An Indonesian bomb maker has apologized to the families of the victims for making the explosives used in the 2002 Bali bombings.
Umar Patek was jailed for 20 years in 2012 after being found guilty of helping to mix up bombs used to inflict mass murder at two tourist bars on the island in 2002.
He was paroled last week after serving around half his original sentence for the travesty which killed 202 people, mostly tourists, including 88 Australians.
He was a senior member of the al-Qaeda-linked Jemaah Islamiyah network, which was blamed for the explosions at two Kuta Beach nightclubs.
Speaking to reporters on Tuesday, he said: “I not only apologize to the people of Bali in particular, but I also apologize to all Indonesians.
“I also sincerely apologize, especially to Australians who also suffered a very great impact from the crime of the Bali bombing,” Patek said.
“I also apologize to the victims and their families both at home and abroad, whatever their nationality, whatever their ethnicity, whatever their religion, I sincerely apologize to them.”
Patek had visited former activist Ali Fauzi, a longtime friend who runs a program to deradicalize activists in the village of Tenggulun in East Java.
Dressed in a gray shirt and traditional Javanese headgear, he received a warm welcome from his old friends, some of whom were ex-convicts who had joined the program.
Indonesian authorities say Patek was successfully reformed in prison, adding that they will use it to influence other activists to shy away from terrorism.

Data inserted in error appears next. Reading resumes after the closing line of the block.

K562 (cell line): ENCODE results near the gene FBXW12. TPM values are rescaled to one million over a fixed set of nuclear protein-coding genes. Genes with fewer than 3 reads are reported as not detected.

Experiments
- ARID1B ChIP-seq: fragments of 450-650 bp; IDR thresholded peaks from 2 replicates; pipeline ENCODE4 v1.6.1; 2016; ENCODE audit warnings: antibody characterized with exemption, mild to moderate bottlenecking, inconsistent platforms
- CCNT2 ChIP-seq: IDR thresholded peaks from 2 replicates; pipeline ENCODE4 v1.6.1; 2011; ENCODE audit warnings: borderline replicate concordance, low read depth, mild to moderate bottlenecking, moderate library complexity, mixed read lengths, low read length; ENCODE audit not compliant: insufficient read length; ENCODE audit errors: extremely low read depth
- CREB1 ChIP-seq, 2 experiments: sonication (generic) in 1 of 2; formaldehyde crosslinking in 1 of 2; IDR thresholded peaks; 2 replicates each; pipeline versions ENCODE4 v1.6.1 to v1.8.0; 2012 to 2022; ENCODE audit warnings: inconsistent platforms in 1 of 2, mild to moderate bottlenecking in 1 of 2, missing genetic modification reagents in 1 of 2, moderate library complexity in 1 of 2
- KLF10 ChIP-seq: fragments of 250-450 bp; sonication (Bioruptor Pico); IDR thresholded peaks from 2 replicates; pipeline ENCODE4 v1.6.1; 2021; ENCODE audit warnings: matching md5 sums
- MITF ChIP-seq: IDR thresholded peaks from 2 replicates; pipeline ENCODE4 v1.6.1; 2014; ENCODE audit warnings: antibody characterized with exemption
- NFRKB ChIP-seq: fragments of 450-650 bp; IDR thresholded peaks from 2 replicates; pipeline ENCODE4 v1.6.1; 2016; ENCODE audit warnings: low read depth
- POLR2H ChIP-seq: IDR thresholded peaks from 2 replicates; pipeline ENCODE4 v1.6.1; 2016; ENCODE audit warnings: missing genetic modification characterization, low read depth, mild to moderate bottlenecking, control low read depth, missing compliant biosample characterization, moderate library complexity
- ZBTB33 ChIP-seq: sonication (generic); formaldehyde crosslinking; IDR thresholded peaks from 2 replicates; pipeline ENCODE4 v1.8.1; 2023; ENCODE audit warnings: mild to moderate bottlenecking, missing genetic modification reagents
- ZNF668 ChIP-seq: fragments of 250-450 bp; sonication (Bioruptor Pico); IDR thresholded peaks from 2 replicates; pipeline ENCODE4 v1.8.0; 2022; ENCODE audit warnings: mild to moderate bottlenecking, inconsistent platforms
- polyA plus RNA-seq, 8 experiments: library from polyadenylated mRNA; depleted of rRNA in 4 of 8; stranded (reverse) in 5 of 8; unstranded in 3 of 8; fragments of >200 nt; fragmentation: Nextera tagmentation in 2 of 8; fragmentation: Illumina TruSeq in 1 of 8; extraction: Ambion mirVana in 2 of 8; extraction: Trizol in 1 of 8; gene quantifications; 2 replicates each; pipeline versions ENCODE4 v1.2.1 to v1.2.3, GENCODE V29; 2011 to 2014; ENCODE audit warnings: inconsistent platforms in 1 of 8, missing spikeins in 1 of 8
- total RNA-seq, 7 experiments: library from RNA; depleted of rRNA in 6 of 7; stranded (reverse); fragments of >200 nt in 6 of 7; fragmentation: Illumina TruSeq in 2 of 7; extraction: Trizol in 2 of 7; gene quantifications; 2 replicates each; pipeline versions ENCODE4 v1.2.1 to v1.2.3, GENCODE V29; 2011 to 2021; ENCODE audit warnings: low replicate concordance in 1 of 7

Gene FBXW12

However, he is still under supervision and will have to participate in a mentorship program until the end of his parole on April 29, 2030.
In August, news of Patek’s impending early release sparked outrage in Australia.
Australian Prime Minister Anthony Albanese called him “odious”, saying his freedom would cause further distress to Australians who suffered the trauma of the bombings.
Eighty-eight Australians, 38 Indonesians and 23 Britons were among those killed when a suicide bomber set off his device inside Irish bar Paddy’s on October 12, 2002.
Seconds later, as people fled down the street, a van packed with explosives exploded at the nearby Sari Club.
Hundreds of people in the bustling Kuta district were seriously burned in the attack, which overwhelmed local hospitals.
Patek was jailed after being on the run for nine years with a $1 million reward on his head. He was eventually captured in 2011 in the same Pakistani city where Osama bin Laden was killed – Abbottabad.
Three men were later executed for their part in the attack.